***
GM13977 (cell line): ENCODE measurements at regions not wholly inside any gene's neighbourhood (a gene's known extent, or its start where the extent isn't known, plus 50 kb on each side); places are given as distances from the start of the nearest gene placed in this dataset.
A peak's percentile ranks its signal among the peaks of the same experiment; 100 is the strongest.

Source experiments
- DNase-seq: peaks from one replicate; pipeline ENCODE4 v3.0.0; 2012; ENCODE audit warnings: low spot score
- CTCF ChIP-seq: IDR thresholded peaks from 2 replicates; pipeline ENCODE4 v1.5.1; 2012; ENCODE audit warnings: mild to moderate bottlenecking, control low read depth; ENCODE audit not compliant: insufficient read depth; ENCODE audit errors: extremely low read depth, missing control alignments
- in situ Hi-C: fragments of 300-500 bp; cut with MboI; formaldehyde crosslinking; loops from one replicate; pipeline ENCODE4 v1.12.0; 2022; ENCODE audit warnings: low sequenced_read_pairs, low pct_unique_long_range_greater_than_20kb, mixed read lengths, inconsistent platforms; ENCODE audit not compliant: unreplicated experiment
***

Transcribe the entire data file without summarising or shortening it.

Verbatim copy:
GM13977 (cell line): ENCODE measurements at regions not wholly inside any gene's neighbourhood (a gene's known extent, or its start where the extent isn't known, plus 50 kb on each side); places are given as distances from the start of the nearest gene placed in this dataset.
A peak's percentile ranks its signal among the peaks of the same experiment; 100 is the strongest.

Source experiments
- DNase-seq: peaks from one replicate; pipeline ENCODE4 v3.0.0; 2012; ENCODE audit warnings: low spot score
- CTCF ChIP-seq: IDR thresholded peaks from 2 replicates; pipeline ENCODE4 v1.5.1; 2012; ENCODE audit warnings: mild to moderate bottlenecking, control low read depth; ENCODE audit not compliant: insufficient read depth; ENCODE audit errors: extremely low read depth, missing control alignments
- in situ Hi-C: fragments of 300-500 bp; cut with MboI; formaldehyde crosslinking; loops from one replicate; pipeline ENCODE4 v1.12.0; 2022; ENCODE audit warnings: low sequenced_read_pairs, low pct_unique_long_range_greater_than_20kb, mixed read lengths, inconsistent platforms; ENCODE audit not compliant: unreplicated experiment